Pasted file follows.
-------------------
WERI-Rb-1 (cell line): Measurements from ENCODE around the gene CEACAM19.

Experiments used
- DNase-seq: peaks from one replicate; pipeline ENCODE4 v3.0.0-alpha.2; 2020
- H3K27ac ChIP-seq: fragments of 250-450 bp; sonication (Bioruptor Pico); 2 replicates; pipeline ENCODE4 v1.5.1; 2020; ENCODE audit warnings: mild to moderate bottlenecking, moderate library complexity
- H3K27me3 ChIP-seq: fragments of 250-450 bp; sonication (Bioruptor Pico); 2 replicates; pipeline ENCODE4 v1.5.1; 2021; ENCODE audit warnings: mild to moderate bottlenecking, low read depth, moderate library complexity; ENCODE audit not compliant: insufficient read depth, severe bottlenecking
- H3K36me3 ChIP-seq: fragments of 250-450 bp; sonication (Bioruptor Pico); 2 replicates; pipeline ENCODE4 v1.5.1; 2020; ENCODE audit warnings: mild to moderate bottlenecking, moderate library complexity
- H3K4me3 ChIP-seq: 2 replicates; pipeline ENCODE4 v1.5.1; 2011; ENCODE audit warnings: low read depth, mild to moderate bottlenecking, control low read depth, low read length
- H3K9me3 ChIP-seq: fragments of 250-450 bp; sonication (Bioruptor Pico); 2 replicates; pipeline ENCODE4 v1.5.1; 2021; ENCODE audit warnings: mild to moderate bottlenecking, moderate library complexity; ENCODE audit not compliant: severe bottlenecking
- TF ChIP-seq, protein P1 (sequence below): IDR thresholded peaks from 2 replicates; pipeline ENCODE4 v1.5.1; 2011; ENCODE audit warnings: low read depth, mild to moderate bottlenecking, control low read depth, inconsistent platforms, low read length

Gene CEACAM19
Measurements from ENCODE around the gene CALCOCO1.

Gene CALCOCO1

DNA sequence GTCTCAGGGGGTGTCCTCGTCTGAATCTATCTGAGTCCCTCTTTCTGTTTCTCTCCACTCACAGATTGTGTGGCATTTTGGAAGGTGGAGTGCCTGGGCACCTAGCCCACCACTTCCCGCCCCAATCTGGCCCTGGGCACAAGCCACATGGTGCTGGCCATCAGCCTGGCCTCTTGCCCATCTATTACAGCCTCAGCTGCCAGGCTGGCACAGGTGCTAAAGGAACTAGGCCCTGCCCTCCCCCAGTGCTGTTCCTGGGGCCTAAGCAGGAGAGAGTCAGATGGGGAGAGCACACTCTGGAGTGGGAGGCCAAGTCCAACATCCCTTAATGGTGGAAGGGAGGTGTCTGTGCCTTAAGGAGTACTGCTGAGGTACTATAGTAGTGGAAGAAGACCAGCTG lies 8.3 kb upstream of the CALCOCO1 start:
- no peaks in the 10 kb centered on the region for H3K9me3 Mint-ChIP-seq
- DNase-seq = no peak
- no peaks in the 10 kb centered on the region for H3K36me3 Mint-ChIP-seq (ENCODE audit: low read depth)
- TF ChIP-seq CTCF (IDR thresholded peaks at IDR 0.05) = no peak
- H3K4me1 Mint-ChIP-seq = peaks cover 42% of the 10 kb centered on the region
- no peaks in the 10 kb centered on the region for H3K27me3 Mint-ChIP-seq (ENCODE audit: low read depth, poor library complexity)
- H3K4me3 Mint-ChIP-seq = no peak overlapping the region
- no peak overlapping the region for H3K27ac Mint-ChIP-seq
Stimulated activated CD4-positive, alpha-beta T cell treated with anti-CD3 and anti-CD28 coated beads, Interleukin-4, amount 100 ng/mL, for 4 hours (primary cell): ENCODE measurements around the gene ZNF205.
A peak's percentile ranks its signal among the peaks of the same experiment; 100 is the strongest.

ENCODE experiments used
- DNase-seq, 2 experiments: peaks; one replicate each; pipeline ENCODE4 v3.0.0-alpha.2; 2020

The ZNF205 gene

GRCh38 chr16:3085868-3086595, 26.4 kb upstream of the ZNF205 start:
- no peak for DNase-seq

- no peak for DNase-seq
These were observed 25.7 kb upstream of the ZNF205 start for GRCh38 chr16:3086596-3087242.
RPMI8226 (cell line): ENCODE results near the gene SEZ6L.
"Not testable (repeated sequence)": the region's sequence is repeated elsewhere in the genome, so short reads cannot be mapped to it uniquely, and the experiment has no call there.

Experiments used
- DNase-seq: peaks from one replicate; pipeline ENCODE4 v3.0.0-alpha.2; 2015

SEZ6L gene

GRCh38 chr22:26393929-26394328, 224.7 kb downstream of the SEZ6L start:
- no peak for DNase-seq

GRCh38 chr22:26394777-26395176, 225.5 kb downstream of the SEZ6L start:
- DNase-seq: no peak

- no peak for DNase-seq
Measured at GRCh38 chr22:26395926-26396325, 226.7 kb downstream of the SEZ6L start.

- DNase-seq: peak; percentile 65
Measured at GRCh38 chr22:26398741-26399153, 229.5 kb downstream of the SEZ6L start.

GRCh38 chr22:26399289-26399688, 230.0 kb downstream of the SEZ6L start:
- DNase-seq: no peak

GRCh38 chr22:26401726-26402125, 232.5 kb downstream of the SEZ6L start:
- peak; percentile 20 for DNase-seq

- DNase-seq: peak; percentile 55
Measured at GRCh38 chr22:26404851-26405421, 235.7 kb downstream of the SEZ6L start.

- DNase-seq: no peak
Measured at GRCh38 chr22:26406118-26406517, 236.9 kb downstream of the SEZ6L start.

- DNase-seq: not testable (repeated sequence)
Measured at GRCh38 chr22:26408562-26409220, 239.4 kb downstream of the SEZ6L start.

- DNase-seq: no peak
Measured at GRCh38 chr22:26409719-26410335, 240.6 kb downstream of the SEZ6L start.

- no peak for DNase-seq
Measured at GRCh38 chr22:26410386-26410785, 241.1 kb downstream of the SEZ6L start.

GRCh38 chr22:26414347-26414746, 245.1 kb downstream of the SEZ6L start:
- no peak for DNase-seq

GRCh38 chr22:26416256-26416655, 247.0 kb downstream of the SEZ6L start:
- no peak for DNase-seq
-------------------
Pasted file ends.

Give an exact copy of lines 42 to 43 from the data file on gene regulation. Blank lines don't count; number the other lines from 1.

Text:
- DNase-seq: peak; percentile 65
Measured at GRCh38 chr22:26398741-26399153, 229.5 kb downstream of the SEZ6L start.